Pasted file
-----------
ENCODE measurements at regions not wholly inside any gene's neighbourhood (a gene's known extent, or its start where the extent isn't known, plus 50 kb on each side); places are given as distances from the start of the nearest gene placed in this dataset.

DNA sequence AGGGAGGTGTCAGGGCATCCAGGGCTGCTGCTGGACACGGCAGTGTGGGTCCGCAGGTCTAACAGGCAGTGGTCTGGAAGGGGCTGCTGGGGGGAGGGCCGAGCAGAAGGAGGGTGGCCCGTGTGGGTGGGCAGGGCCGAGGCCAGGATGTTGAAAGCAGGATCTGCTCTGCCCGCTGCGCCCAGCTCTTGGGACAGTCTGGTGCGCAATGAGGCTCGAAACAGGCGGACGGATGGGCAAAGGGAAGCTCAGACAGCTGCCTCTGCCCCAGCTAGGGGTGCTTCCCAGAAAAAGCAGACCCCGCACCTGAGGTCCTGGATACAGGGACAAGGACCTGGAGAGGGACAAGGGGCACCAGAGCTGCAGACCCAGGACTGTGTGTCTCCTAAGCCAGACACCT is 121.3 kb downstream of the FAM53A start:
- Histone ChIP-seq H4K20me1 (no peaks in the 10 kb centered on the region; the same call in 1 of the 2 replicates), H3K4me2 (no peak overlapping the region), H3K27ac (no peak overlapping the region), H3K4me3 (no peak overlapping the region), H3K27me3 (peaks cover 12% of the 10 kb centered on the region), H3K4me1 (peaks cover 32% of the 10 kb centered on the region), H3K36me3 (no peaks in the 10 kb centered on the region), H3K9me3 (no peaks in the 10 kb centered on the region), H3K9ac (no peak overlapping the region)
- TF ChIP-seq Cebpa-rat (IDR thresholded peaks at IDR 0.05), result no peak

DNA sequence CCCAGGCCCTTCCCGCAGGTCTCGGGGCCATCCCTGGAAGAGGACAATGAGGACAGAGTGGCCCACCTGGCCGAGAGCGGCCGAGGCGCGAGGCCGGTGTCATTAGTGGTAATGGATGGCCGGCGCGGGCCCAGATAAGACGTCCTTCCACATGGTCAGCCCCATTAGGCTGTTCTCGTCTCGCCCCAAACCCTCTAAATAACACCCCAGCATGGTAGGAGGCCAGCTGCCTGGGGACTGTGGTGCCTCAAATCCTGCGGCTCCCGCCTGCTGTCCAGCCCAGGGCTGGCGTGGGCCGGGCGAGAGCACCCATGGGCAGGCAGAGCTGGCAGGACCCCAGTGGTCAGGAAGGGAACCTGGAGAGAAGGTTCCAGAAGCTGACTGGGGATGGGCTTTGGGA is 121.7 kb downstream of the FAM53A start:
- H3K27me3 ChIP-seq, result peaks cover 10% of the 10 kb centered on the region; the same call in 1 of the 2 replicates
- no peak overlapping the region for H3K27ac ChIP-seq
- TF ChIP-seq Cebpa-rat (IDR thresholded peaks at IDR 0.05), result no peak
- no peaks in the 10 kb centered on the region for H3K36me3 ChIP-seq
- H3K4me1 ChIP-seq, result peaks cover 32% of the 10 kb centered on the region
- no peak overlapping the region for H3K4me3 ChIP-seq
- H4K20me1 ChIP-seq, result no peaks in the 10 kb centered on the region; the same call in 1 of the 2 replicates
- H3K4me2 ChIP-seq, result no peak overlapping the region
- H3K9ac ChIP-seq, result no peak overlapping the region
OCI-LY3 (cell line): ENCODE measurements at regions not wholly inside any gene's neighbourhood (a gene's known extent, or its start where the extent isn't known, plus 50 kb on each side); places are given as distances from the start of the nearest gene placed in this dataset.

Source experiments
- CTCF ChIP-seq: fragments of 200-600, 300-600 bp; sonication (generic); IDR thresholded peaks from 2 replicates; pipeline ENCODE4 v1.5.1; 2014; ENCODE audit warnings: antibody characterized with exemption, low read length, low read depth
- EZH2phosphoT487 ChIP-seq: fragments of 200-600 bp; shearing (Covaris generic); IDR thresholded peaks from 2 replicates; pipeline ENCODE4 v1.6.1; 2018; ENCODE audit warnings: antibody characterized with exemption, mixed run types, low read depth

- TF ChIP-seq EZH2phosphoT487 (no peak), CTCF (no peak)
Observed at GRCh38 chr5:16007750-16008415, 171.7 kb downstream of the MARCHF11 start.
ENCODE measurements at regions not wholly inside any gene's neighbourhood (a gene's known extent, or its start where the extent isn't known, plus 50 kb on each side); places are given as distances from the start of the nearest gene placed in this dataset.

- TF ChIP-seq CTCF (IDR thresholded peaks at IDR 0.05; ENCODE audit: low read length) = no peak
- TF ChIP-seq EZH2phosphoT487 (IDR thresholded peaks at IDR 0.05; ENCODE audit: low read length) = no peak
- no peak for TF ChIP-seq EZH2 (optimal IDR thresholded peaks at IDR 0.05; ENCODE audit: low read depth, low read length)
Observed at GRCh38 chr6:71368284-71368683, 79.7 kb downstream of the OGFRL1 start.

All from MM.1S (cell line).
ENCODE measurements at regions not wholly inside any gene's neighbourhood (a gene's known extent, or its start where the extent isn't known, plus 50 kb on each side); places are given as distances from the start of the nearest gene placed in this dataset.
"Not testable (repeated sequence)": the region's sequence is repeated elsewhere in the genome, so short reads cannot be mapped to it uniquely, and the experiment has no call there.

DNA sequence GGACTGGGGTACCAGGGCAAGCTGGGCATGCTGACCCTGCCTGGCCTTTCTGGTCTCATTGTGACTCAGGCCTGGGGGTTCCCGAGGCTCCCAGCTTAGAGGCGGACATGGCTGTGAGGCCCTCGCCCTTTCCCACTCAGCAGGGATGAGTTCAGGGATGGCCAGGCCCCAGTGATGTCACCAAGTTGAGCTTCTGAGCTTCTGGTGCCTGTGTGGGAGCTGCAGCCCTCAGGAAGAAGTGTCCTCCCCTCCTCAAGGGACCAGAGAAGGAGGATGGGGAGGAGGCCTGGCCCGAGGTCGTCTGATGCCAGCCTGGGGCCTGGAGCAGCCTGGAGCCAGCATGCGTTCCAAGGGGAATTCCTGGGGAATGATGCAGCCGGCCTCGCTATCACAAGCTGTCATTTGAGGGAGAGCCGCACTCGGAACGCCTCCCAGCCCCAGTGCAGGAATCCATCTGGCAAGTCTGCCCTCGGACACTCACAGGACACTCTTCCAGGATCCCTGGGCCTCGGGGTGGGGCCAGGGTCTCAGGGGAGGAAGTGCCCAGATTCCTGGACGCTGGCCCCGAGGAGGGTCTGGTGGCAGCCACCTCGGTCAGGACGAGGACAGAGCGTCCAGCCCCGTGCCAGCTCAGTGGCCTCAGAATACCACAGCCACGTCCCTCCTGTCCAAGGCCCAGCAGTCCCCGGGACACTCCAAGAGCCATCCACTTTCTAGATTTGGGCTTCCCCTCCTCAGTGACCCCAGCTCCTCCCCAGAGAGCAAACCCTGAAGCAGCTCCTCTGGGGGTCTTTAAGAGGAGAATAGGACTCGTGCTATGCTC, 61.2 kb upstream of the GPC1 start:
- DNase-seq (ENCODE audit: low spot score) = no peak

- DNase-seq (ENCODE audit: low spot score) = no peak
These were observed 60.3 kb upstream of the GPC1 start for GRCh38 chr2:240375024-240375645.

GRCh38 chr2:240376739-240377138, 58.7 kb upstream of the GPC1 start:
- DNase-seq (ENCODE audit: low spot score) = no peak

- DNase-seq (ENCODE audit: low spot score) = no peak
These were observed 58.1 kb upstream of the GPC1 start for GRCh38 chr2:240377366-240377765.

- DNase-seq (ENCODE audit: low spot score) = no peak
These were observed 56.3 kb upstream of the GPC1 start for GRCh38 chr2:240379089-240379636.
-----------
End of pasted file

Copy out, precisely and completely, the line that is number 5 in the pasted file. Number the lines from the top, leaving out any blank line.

DNA sequence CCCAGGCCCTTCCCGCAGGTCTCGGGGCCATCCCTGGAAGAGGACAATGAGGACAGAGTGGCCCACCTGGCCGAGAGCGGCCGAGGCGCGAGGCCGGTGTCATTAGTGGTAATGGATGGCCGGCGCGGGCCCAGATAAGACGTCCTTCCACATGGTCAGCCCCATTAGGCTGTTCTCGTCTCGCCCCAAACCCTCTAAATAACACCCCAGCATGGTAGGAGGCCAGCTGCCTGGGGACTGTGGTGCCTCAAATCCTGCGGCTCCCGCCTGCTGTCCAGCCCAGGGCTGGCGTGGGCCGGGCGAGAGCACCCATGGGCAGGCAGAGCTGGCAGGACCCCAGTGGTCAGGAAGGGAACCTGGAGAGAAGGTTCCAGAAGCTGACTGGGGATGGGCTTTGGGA is 121.7 kb downstream of the FAM53A start: